Poetry Explorer- Classic Contemporary Poetry, THE FLOWER-GATHERERS, by EDMUND CHARLES BLUNDEN



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THE FLOWER-GATHERERS, by             Poet's Biography
First Line: Where a brook with lisping tongue
Last Line: Forgets he had a course to run.
Alternate Author Name(s): Blunden, Edmund
Subject(s): Fate; Flowers; Mothers; Destiny


WHERE a brook with lisping tongue
Through the lonelier meadows sung,
And woodnotes mingled silver showers,
Mother and child were picking flowers,
Were picking flowers blue, cool and gay,
And answering each the other's play:
Ah, slow, sweet hours!
Go with them in those fearless bowers,
And you, kind sun,
Forget the arc you yet must run.

A ringlet, which the golden wind
Had spirited and unconfined,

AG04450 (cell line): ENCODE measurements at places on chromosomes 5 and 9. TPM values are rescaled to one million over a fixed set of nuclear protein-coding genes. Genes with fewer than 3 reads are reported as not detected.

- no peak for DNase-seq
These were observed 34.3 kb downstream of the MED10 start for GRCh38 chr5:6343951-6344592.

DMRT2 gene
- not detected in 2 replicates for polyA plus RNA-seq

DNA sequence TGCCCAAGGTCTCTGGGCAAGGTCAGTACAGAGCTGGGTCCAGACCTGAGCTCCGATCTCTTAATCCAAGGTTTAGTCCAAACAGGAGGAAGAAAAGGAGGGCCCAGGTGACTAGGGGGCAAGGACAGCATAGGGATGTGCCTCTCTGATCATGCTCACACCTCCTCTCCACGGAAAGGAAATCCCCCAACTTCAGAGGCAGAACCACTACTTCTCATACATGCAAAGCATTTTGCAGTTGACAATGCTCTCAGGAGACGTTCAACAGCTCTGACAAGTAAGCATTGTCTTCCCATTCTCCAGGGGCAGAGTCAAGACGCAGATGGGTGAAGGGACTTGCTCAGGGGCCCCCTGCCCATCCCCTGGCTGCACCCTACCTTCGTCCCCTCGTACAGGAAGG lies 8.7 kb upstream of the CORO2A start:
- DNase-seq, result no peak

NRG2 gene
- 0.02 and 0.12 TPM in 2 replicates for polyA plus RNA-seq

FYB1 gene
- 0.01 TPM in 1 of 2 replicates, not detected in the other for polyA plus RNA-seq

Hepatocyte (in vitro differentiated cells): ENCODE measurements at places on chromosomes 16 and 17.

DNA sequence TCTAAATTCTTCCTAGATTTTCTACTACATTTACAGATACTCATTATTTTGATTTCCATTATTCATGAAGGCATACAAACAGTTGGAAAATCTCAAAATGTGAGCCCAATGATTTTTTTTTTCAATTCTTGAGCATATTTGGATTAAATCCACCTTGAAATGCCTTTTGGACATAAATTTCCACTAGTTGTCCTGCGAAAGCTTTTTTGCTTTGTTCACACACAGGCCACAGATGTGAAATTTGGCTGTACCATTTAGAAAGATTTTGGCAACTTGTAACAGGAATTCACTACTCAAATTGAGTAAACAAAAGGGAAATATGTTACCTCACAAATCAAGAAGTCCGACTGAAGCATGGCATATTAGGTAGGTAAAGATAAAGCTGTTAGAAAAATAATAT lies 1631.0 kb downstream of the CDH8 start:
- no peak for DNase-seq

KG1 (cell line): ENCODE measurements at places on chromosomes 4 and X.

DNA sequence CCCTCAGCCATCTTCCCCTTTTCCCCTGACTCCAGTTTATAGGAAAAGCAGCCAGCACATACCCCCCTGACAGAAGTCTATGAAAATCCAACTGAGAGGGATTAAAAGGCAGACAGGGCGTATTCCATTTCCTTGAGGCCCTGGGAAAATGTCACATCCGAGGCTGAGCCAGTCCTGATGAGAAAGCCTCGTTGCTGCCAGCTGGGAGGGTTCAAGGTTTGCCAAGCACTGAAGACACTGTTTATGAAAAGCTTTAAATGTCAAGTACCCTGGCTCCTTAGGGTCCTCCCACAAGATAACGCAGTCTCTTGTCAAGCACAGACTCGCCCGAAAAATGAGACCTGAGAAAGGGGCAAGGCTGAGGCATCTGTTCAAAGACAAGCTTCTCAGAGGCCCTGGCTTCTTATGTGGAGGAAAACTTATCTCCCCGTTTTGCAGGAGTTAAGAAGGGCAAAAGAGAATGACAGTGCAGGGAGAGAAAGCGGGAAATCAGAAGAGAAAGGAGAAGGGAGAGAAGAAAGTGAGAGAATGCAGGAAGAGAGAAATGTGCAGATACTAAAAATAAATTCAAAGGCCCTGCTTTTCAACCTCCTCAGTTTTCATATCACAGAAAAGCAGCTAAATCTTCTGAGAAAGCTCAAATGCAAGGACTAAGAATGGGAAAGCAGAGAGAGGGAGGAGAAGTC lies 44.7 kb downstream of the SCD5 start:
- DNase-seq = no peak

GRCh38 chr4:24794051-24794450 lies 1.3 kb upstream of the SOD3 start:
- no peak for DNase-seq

The mother from her brow put by
And starting looked up at the sky:
There a pale cloudiness crept on,
Low whispering, time to get her gone:
Then no sweet hours
Can loiter in the merriest bowers,
Nor you good sun
Can stop the wheels that change made run?

And soon beyond the church and hill
Mother and child had passed, but still
Chance-dropt from warm young fingers lay
Forget-me-nots along the way.
The broken day has long since died,
And change has grown in power and pride,
Yet those sweet hours,
Strange luck, are loitering in those bowers,
And that charmed sun
Forgets he had a course to run.





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